Oil Sands Truth: Shut Down the Tar Sands

Rail upgrade to Fort McMurray almost complete (CN Rail)

Rail upgrade to Fort McMurray almost complete
David Finlayson, edmontonjournal.com
September 30, 2008

EDMONTON - The $135 million upgrade of the former Athabasca Northern rail line to Fort McMurray is 75 per cent complete and CN has commitments from oilsands customers to ship sulphur and petroleum coke to Asia, executive vice-president Jim Foote said today.

Coming the other way will be construction materials and diluent, a petroleum product used to thin out bitumen so it can to move through pipelines, Foote said.

"We see the oilsands area as a great opportunity to grow our business," Foote told the chamber of commerce luncheon.

The upgrade of the 300-kilometre length line that CN bought back from Athabasca Northern for $35 million early this year will increase train speed from an average of 10 miles an hour to 25 miles per hour and allow heavier loads, Foote said.

The line from Boyle, 150 kilometres north of Edmonton, crosses unstable muskeg over 35 per cent of its length, and needed improved rails, ties, bridges and ballast after years of neglect.

It currently ends just south of Fort McMurray and Foote said CN would be prepared to look at a partnership to build a new road and rail bridge across the Athabasca River to connect with the oilsands projects to the north.

He also said delays to several bitumen upgrader projects planned for north of Edmonton in so-called Upgrader Alley won't affect the $50 million to $70 million upgrade of the portion of line from Edmonton to Boyle that includes service to the Fort Hills upgrader.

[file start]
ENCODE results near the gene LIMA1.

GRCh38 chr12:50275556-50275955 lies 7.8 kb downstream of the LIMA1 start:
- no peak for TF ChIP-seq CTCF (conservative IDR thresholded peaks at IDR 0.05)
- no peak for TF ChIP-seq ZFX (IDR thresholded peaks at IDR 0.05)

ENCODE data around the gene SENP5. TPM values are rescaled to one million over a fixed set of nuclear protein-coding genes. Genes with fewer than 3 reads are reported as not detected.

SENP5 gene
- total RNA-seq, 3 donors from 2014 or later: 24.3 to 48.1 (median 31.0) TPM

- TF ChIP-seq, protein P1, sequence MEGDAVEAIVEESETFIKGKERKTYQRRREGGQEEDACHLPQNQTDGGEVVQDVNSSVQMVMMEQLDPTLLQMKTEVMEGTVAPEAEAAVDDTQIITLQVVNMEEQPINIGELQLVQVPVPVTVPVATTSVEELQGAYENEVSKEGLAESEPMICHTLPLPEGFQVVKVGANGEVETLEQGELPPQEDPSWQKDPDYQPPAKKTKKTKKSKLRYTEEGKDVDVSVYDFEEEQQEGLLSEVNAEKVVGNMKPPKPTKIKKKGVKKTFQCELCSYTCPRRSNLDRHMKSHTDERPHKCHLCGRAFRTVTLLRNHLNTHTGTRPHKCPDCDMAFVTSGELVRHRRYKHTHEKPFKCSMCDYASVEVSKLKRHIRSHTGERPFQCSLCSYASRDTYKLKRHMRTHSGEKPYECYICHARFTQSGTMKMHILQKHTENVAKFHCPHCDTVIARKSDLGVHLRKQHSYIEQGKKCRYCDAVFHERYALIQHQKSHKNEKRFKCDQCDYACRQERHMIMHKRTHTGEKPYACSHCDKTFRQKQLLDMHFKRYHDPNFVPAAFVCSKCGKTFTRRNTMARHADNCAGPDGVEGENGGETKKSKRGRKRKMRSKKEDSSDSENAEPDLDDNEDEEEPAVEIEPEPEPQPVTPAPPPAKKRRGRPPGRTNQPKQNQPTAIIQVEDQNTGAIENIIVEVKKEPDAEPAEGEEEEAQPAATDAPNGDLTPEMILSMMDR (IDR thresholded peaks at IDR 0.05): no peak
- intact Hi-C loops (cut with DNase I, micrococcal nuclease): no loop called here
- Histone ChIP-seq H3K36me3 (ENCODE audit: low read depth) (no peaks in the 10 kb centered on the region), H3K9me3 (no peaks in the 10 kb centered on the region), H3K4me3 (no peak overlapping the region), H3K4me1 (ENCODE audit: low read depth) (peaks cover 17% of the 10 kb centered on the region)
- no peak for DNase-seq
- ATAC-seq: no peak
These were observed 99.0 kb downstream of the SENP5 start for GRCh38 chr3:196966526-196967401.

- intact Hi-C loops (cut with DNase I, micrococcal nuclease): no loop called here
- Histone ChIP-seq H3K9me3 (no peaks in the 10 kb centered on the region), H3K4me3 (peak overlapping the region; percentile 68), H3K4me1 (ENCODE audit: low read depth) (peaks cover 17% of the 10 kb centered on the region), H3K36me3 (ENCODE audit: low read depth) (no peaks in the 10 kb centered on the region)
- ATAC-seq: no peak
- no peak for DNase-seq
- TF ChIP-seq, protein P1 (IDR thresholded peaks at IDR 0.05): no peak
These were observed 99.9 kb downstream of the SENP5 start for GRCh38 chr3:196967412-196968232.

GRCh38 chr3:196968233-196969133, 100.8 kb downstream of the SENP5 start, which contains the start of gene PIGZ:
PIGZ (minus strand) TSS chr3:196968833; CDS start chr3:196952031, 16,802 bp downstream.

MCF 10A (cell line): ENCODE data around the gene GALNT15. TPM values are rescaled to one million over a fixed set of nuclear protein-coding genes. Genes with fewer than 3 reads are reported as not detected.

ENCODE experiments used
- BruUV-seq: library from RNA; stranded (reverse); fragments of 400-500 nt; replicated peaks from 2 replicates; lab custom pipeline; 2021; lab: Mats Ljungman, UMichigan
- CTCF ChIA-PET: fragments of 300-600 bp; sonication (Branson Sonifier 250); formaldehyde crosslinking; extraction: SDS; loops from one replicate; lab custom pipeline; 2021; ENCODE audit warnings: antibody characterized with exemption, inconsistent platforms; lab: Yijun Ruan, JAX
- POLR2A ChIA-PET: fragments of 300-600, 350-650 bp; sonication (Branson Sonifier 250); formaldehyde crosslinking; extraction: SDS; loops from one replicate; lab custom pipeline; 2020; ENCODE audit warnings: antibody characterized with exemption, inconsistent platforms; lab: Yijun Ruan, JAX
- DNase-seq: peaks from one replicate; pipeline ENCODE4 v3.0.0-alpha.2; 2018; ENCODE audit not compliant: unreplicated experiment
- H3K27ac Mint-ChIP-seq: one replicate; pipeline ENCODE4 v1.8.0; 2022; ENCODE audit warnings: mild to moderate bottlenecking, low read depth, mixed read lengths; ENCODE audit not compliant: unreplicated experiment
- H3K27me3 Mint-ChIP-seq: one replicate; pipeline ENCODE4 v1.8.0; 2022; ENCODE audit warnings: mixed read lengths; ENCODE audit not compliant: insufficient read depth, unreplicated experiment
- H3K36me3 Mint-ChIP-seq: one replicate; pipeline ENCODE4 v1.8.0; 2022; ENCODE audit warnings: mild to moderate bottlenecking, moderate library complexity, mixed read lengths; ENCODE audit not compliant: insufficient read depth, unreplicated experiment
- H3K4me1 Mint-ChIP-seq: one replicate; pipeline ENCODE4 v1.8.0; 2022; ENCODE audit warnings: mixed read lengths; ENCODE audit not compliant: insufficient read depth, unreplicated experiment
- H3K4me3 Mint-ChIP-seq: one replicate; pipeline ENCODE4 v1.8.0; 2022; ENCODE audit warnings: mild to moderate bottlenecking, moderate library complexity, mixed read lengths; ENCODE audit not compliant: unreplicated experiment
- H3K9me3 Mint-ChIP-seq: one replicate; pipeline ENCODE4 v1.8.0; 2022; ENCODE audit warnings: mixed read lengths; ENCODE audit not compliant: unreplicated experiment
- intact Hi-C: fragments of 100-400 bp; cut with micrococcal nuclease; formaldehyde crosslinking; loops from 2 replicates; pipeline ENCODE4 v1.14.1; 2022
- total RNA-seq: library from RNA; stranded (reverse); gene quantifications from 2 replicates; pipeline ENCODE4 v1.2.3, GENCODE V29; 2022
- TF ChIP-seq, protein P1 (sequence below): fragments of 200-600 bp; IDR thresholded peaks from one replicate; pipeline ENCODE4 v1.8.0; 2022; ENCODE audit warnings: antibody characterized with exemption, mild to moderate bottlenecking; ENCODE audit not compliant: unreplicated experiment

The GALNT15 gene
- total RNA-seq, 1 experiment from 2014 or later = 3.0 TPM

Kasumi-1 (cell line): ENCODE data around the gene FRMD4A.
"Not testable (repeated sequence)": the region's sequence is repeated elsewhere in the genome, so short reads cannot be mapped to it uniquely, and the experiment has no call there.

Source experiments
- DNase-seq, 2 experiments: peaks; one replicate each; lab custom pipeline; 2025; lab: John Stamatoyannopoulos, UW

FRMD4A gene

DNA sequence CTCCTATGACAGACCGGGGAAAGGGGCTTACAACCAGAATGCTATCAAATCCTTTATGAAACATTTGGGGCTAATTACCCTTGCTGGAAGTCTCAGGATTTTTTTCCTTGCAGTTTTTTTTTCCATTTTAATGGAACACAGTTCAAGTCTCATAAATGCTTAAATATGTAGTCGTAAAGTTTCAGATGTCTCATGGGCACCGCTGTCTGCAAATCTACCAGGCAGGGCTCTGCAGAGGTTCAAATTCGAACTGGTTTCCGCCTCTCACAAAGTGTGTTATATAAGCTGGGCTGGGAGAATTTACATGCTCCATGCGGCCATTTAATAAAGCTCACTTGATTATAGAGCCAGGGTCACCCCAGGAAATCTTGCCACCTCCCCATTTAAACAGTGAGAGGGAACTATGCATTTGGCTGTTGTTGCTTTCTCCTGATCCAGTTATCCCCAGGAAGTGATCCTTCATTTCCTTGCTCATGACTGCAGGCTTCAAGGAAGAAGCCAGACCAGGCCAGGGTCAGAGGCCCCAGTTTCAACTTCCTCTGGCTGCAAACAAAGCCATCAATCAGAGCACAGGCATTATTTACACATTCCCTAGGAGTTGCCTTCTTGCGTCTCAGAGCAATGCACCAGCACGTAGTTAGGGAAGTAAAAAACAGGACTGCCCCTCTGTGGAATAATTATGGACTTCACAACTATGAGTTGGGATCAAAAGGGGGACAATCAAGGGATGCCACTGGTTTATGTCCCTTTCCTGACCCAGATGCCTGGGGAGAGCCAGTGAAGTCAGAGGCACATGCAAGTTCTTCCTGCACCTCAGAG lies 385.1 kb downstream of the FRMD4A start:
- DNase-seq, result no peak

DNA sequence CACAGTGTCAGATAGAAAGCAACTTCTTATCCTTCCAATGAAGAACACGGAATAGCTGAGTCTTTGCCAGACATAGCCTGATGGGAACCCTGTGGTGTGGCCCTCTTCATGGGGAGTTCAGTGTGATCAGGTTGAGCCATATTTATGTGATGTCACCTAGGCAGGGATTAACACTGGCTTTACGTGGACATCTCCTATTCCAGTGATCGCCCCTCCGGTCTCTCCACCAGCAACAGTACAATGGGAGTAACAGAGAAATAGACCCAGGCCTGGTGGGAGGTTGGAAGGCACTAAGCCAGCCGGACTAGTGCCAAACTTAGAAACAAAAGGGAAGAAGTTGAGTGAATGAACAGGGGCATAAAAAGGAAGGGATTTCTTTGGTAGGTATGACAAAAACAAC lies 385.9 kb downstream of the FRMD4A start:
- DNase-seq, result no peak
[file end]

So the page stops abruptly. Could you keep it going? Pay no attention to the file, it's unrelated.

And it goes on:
"It doesn't change our plan. The oilsands will be developed, and the upgraders will go ahead at some point, whether here or somewhere else."

This year's $430-million Western Canadian spending program also included improving the line between Edmonton and Prince Rupert, where CN opened a container port a year ago to take goods from Asia to Eastern Canada, and the U.S. through Chicago.

Foote said the U.S. housing slowdown meant Prince Rupert container traffic didn't grow as fast as expected, but is now up to speed at 65 per cent of the terminal's capacity.

That translates to 10 to 12 trains a week, compared with two trains prior to the new port's construction.

Two giant container ships a week now visit Prince Rupert, which is two days closer to key Asian centres than any other West Coast Northern American port.

But the ships still have to visit other ports to fill up with products going the other way.

Foote said CN is working hard to make sure more than the current 30 per cent of containers go back to Prince Rupert full.

They opened a $20 million centre in Prince George to put forest products into containers, and three years ago built a centre in Edmonton which tips the containers on end and pours grain into them, he said.

"We don't have a crystal ball, but so many people have great ideas. If you had told me three or four years ago we would be shipping diluent into the oilsands in containers we built, and shipping ethanol back to Asia for animal feed, I'd have said you were crazy."

© Edmonton Journal 2008

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